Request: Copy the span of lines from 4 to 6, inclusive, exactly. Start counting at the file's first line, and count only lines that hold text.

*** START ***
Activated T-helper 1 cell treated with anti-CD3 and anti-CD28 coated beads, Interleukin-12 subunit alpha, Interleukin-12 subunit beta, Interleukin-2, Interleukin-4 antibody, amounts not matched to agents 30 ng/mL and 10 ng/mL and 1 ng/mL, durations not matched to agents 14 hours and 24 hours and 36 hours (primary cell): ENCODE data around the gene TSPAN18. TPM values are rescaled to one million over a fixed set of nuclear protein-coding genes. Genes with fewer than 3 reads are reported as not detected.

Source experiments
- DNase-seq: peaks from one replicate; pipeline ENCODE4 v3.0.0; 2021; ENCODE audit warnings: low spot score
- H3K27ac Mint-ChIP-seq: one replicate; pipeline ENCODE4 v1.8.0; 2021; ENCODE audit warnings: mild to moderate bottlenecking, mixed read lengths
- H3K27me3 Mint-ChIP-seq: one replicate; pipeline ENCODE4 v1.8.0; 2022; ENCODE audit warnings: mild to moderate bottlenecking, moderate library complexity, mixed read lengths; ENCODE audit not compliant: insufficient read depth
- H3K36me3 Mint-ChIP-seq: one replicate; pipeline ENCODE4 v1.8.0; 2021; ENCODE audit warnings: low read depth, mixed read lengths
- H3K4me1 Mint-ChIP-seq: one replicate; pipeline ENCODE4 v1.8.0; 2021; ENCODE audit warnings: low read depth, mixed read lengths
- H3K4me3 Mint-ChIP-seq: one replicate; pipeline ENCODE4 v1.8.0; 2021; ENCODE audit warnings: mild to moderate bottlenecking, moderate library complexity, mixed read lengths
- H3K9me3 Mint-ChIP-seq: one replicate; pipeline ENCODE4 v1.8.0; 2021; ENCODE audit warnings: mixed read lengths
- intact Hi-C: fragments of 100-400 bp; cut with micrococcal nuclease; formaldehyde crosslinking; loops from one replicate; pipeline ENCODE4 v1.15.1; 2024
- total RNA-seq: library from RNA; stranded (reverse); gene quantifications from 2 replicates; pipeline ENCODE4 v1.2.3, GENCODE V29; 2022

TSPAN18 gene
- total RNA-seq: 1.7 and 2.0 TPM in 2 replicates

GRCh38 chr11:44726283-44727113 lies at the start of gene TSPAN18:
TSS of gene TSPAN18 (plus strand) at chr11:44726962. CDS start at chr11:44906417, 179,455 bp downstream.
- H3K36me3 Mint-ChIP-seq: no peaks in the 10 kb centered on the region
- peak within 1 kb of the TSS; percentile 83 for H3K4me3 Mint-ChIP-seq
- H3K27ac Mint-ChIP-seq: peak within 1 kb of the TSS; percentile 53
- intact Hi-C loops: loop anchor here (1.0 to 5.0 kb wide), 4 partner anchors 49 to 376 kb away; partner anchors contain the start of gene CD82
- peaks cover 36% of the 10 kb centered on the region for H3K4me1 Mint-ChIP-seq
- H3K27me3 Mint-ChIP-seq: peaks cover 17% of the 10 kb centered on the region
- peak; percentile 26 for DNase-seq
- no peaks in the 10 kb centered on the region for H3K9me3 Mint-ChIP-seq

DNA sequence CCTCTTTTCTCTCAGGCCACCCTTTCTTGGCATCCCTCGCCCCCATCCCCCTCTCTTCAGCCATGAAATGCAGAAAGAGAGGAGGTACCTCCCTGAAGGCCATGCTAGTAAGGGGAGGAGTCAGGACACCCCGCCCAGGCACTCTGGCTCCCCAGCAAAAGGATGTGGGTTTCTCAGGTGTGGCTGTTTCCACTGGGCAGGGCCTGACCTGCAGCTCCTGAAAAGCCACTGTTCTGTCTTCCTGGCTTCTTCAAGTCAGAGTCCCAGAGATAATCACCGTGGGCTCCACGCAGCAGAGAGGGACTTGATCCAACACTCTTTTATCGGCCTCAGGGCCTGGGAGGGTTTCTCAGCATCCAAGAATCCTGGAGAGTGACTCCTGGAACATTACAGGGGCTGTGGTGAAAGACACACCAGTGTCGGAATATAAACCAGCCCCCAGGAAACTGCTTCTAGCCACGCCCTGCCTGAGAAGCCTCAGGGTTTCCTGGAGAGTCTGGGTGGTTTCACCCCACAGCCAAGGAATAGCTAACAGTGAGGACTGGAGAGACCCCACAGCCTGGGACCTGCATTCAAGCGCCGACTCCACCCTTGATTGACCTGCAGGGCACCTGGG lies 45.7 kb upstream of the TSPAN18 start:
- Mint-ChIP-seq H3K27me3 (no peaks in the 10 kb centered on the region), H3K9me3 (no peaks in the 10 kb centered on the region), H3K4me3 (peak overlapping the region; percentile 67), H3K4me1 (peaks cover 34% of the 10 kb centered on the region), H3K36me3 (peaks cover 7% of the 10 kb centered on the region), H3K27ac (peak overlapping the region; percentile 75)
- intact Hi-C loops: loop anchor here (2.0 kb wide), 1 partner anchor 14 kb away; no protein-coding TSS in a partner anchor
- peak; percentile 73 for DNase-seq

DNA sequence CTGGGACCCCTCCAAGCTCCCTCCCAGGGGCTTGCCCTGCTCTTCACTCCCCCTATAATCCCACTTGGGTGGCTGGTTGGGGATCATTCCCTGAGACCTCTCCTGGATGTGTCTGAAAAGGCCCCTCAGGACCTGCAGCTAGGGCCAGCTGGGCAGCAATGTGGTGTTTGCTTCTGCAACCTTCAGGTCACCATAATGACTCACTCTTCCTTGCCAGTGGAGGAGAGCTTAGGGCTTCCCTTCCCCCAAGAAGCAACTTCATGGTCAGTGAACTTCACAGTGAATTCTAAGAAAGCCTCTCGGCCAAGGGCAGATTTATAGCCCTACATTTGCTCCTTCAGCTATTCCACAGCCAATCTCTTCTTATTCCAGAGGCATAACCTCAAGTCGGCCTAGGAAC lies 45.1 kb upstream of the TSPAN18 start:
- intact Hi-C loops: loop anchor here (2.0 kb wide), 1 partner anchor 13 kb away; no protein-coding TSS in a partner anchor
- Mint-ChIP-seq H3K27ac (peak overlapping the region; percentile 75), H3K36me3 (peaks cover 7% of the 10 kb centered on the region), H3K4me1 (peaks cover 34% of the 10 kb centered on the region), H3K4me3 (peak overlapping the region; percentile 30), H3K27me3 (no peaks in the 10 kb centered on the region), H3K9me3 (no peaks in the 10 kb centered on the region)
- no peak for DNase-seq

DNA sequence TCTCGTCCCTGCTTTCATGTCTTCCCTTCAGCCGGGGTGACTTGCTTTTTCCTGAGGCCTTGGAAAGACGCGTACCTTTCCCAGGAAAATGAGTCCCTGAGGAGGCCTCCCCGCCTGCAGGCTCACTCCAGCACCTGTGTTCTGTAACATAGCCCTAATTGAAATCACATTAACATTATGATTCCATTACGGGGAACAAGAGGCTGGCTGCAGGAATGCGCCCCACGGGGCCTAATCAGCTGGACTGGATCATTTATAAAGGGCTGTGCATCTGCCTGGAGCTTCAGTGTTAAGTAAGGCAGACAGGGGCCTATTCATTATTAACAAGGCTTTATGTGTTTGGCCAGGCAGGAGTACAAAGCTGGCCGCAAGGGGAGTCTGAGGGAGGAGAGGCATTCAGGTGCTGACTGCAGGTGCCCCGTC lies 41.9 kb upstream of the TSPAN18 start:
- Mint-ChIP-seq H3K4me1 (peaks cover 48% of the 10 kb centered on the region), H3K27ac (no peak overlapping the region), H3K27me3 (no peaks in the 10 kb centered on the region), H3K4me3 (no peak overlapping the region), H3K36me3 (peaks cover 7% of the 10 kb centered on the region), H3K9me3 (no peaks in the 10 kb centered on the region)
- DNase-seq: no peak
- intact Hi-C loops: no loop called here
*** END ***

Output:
- H3K27ac Mint-ChIP-seq: one replicate; pipeline ENCODE4 v1.8.0; 2021; ENCODE audit warnings: mild to moderate bottlenecking, mixed read lengths
- H3K27me3 Mint-ChIP-seq: one replicate; pipeline ENCODE4 v1.8.0; 2022; ENCODE audit warnings: mild to moderate bottlenecking, moderate library complexity, mixed read lengths; ENCODE audit not compliant: insufficient read depth
- H3K36me3 Mint-ChIP-seq: one replicate; pipeline ENCODE4 v1.8.0; 2021; ENCODE audit warnings: low read depth, mixed read lengths